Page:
I don’t know the day that it started but I certainly remember it. I guess the first recollection was when I had run to the train station one morning to catch the train. I was customarily late, hence the running. My school bag was flapping around but generally under control.
I got to the station and bought a ticket – just one stop on the line – but it saved such a long walk. The tickets were old ones made from small bits of rectangular coloured card. The destination signs at the station were old too. White words painted on a black sign – changed for every train by the station guard. How things have changed.
Anyway, the train approached as I bought a ticket, which meant a hasty exit from the ticket booth. I shot up the steps to the now departing train.
There was a split second decision to be made – run for the train or play it safe and wait until the next one. If it was the latter, I’d be late for school by a long margin.
I decided to jump for it and nearly fell off the moving train had it not been for the woman. She wore a beige raincoat and had ginger hair and she grabbed my arm just as I was about to fall backwards and pulled me safely into the carriage. With the door shut I thanked her. She looked a little bemused and annoyed but no malevolence in her expression. In truth she was relieved that she had caught me as it could have ended in such a mess. With adrenalin still pumping, I carried on in to the carriage seating area and thanked my lucky stars.
Not too strange one might guess but I owe her a debt. She kept me safe in a time stream, a reality, back then, but now she’s not there. We now are all given this line that as individuals we have to look out for ourselves and that’s it. There is a distance to our communities – everything is up to someone else. God forbid we should have thought to take a risk to reach out to someone else. I mean what could happen, death and destruction of the status quo. Do we look out into fear? When we look around, perhaps we are all a little too complacent – it’s not our issue – it’s not in our world.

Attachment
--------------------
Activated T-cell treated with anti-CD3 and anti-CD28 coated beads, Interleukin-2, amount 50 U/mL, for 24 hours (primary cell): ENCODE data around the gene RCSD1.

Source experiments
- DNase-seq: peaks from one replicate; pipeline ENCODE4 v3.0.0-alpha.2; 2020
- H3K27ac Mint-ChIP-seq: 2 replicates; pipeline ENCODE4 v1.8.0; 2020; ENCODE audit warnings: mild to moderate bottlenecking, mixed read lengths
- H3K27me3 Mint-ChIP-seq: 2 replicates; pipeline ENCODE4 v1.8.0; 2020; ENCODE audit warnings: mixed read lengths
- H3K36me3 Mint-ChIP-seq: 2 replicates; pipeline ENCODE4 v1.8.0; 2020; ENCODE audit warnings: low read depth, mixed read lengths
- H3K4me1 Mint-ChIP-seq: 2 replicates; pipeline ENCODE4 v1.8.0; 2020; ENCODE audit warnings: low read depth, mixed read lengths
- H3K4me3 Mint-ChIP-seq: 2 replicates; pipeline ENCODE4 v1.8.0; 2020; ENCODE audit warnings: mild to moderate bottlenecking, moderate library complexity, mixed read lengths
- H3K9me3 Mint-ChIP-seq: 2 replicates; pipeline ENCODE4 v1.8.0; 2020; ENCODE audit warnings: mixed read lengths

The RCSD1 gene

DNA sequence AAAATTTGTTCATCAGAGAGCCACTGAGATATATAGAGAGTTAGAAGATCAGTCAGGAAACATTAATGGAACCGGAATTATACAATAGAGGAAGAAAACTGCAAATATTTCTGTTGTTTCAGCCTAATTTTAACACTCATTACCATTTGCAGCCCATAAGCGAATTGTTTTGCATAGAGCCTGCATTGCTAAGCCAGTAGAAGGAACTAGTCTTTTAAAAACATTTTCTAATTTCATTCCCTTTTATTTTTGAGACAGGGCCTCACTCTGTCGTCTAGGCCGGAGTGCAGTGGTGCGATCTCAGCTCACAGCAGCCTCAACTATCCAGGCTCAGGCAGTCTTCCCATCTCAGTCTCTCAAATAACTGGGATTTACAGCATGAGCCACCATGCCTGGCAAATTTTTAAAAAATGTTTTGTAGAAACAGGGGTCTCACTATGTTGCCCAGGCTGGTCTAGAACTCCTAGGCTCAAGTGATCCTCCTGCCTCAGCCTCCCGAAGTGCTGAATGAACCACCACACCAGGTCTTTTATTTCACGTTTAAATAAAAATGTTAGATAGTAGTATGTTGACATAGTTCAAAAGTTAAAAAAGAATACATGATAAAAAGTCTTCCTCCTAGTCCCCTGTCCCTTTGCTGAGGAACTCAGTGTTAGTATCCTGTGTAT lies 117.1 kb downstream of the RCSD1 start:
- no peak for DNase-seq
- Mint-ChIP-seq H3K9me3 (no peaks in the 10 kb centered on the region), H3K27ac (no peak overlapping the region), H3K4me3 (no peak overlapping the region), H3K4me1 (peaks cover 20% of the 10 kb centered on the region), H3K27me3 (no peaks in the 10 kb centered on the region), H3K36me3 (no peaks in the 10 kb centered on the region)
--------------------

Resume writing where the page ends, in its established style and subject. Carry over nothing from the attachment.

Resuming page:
But the honest truth is, it is our world, we inhabit it, we live, love and breathe its very existence. We make or break our world. We can talk in the sunlight if we can ever reach out for just a moment. We can take it for a walk and guide it into the shadows of this fear and breathe life to the darker recesses that talk to us of what we might be. Let it dry our tears and open up to the pictures of a future – whatever it may be. You do have a choice to open your eyes, to what you see and what you are inside.
Those tears you cried when you were young – well those tears are still there and they are there because you cared for something then. You may not realise it but you do care for your world now. It’s not really about the fear. It’s about loving your true self and then sharing that with others. Love your friends if you can – they can see you well.
If you take a walk and then you see a red squirrel gathering up those nuts, well if you see a red squirrel then your lucks in, in England anyway. Nature is doing it’s own thing but it’s interconnected with everything and your life is like that. And that’s why the woman saved me on the train because she was connected to the world and she had a thought that she could help me from making an arse of myself on the train platform or worse. The water of life travels in so many multi-verses – but I’m sat right here and my words are talking to you and the letters that make up the words bear you no malice – like the squirrel picking up nuts on the ground. We’re all just trying to make our way in the world and no one knows the full extent of everything.